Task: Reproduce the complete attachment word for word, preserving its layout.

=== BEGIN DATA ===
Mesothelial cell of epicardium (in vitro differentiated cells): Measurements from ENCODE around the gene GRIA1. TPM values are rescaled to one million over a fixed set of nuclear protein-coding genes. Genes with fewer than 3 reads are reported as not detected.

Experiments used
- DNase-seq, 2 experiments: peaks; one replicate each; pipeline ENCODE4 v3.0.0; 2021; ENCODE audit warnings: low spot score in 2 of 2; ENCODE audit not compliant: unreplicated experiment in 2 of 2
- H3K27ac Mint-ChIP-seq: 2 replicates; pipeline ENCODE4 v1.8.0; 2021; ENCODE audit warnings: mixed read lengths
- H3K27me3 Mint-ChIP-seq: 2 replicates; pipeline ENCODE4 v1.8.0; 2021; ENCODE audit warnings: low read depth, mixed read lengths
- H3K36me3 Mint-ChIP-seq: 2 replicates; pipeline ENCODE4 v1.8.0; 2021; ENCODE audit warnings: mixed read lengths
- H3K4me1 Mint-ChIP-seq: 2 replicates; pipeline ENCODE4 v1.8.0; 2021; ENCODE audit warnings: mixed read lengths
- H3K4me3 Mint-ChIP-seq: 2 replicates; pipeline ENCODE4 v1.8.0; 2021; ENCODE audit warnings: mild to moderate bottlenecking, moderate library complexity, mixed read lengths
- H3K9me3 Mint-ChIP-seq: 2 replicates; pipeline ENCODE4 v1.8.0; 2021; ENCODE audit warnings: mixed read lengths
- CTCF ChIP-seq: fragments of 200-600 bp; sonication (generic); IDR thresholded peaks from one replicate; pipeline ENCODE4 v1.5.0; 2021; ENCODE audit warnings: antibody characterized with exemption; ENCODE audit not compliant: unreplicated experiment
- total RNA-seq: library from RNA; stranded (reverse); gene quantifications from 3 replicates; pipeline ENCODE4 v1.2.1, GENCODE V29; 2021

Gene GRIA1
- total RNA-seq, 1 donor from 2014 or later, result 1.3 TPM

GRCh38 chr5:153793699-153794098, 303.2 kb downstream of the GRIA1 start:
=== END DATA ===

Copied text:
Mesothelial cell of epicardium (in vitro differentiated cells): Measurements from ENCODE around the gene GRIA1. TPM values are rescaled to one million over a fixed set of nuclear protein-coding genes. Genes with fewer than 3 reads are reported as not detected.

Experiments used
- DNase-seq, 2 experiments: peaks; one replicate each; pipeline ENCODE4 v3.0.0; 2021; ENCODE audit warnings: low spot score in 2 of 2; ENCODE audit not compliant: unreplicated experiment in 2 of 2
- H3K27ac Mint-ChIP-seq: 2 replicates; pipeline ENCODE4 v1.8.0; 2021; ENCODE audit warnings: mixed read lengths
- H3K27me3 Mint-ChIP-seq: 2 replicates; pipeline ENCODE4 v1.8.0; 2021; ENCODE audit warnings: low read depth, mixed read lengths
- H3K36me3 Mint-ChIP-seq: 2 replicates; pipeline ENCODE4 v1.8.0; 2021; ENCODE audit warnings: mixed read lengths
- H3K4me1 Mint-ChIP-seq: 2 replicates; pipeline ENCODE4 v1.8.0; 2021; ENCODE audit warnings: mixed read lengths
- H3K4me3 Mint-ChIP-seq: 2 replicates; pipeline ENCODE4 v1.8.0; 2021; ENCODE audit warnings: mild to moderate bottlenecking, moderate library complexity, mixed read lengths
- H3K9me3 Mint-ChIP-seq: 2 replicates; pipeline ENCODE4 v1.8.0; 2021; ENCODE audit warnings: mixed read lengths
- CTCF ChIP-seq: fragments of 200-600 bp; sonication (generic); IDR thresholded peaks from one replicate; pipeline ENCODE4 v1.5.0; 2021; ENCODE audit warnings: antibody characterized with exemption; ENCODE audit not compliant: unreplicated experiment
- total RNA-seq: library from RNA; stranded (reverse); gene quantifications from 3 replicates; pipeline ENCODE4 v1.2.1, GENCODE V29; 2021

Gene GRIA1
- total RNA-seq, 1 donor from 2014 or later, result 1.3 TPM

GRCh38 chr5:153793699-153794098, 303.2 kb downstream of the GRIA1 start: